An archaeology survey of mulberry creek
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An Archaeology Survey of Mulberry Creek. A SARS Thesis Presentation by Will Gulley May 8 th , 2007. Research Statement. What will an archaeological survey of Mulberry Creek yield, and how can it be connected other sites found in the region?. The Mulberry Creek region highlighted in blue.

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An archaeology survey of mulberry creek l.jpg

An Archaeology Survey of Mulberry Creek

A SARS Thesis Presentation

by Will Gulley

May 8th, 2007


Research statement l.jpg
Research Statement

What will an archaeological survey of Mulberry Creek yield, and how can it be connected other sites found in the region?



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The Catawba River and the multiple tributaries that stem around it. Highlighted is the Mulberry Creek Survey project


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Known archaeology sites based on the Catawba River and tributaries, and the relation to the Mulberry Creek Survey.



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Known Burke Phase sites. of the known sites

Note the lack of sites in the highlighted area


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Note the visible soapstone temper of the known sites

Temper is a substance added to ceramics to strengthen the vessel and allow for even firing

Front and back examples of Burke Phase curvilinear complicated stamped pottery.



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To the Right, an artifact as it may appear during survey stamped ceramic vessel

To the left, ideal conditions for surface survey work. The site to the left, however was not in my project area. Imagine the corn rows to the left stretching seven feet tall.



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Gravelling is the process of shearing off the soil in fields to get to the rocks and gravel located underneath. Gravelling destroys archaeology sites, leaving behind a field full of backfill. Coincidentally, the gravelling companies have large collections of artifacts that are rescued from atop the sifters before the rocks hit the crushers. Still, these site devourers leave nothing left behind.


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Results? to get to the rocks and gravel located underneath. Gravelling destroys archaeology sites, leaving behind a field full of backfill. Coincidentally, the gravelling companies have large collections of artifacts that are rescued from atop the sifters before the rocks hit the crushers. Still, these site devourers leave nothing left behind.

Using the three methods mentioned earlier, I was able to locate and document six new archaeology sites in the Mulberry Creek Area. They are labled as MCS’s (Mulberry Creek Survey) 1-6.


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Burke Phase Sites to get to the rocks and gravel located underneath. Gravelling destroys archaeology sites, leaving behind a field full of backfill. Coincidentally, the gravelling companies have large collections of artifacts that are rescued from atop the sifters before the rocks hit the crushers. Still, these site devourers leave nothing left behind.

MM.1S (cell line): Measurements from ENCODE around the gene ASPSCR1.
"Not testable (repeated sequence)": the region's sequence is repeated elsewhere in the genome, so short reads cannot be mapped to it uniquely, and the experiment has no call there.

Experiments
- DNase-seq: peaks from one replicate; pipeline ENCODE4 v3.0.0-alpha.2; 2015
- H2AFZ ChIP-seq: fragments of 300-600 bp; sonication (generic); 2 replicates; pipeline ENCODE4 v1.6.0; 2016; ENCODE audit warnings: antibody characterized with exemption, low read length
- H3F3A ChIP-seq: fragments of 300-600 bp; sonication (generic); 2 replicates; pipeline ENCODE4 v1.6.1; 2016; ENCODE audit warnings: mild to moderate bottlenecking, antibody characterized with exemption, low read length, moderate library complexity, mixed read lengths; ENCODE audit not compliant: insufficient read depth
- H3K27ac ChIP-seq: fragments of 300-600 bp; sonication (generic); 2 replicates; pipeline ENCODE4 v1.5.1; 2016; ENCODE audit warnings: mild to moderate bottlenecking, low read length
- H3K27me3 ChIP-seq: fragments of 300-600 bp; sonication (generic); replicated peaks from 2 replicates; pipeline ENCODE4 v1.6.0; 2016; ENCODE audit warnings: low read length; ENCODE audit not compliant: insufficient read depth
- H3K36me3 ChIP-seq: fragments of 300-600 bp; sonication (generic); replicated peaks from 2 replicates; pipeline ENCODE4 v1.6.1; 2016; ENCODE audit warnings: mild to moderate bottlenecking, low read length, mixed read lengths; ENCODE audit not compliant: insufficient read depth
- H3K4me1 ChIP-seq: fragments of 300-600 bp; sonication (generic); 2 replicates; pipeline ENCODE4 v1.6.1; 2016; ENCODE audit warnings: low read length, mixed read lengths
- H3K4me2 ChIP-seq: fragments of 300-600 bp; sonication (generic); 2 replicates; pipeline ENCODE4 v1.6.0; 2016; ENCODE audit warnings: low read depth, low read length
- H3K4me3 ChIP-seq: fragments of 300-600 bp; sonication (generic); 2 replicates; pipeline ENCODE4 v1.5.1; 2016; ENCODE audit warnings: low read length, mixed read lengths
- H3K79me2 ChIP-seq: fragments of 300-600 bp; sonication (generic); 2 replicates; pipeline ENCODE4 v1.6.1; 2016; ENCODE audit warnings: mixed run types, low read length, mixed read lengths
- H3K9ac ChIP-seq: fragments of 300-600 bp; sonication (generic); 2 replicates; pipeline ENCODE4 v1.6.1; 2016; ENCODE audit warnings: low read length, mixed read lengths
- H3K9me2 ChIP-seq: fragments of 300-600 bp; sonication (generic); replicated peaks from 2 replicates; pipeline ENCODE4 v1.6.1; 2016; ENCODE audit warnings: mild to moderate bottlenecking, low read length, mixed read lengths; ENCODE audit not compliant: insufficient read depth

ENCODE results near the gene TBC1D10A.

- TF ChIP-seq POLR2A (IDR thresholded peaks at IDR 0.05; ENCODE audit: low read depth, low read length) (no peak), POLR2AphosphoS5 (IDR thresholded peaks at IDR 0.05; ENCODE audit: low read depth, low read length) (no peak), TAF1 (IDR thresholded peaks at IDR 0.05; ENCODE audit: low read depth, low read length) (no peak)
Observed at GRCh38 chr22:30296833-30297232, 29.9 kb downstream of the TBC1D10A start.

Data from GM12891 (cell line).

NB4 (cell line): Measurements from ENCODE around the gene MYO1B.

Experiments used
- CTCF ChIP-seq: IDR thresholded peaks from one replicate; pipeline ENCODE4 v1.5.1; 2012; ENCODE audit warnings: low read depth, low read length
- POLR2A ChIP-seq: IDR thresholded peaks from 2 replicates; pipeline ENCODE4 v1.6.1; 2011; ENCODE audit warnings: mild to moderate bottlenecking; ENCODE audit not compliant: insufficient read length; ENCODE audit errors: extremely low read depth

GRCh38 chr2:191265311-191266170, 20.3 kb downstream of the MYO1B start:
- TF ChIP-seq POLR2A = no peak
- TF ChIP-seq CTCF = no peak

MCS 1, 2, 3, and 6 have been identified as Burke Phase archaeology sites, thanks to collections and three systematic surveys. Unfortunately due to permissions and gravelling, site sizes were unable to be obtained entirely.

MCS 6

MCS 1

MCS 2

MCS 3


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Other Sites to get to the rocks and gravel located underneath. Gravelling destroys archaeology sites, leaving behind a field full of backfill. Coincidentally, the gravelling companies have large collections of artifacts that are rescued from atop the sifters before the rocks hit the crushers. Still, these site devourers leave nothing left behind.

The two remaining sites are of non-Burke phase classification

and are of earlier ceramic vessel styles, suggesting that the

sites were not in use during the Burke phase period

MCS 4

MCS 5


Conclusions l.jpg
Conclusions to get to the rocks and gravel located underneath. Gravelling destroys archaeology sites, leaving behind a field full of backfill. Coincidentally, the gravelling companies have large collections of artifacts that are rescued from atop the sifters before the rocks hit the crushers. Still, these site devourers leave nothing left behind.

Circumstantial evidence suggests that the Burke phase culture stretched across the mulberry creek area, and that the mound sites in Patterson and the Upper Yadkin can be connected to the culture of the Upper Catawba river valley. Archaeology survey work takes careful planning and concise note-taking to succeed well.


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Questions??? to get to the rocks and gravel located underneath. Gravelling destroys archaeology sites, leaving behind a field full of backfill. Coincidentally, the gravelling companies have large collections of artifacts that are rescued from atop the sifters before the rocks hit the crushers. Still, these site devourers leave nothing left behind.



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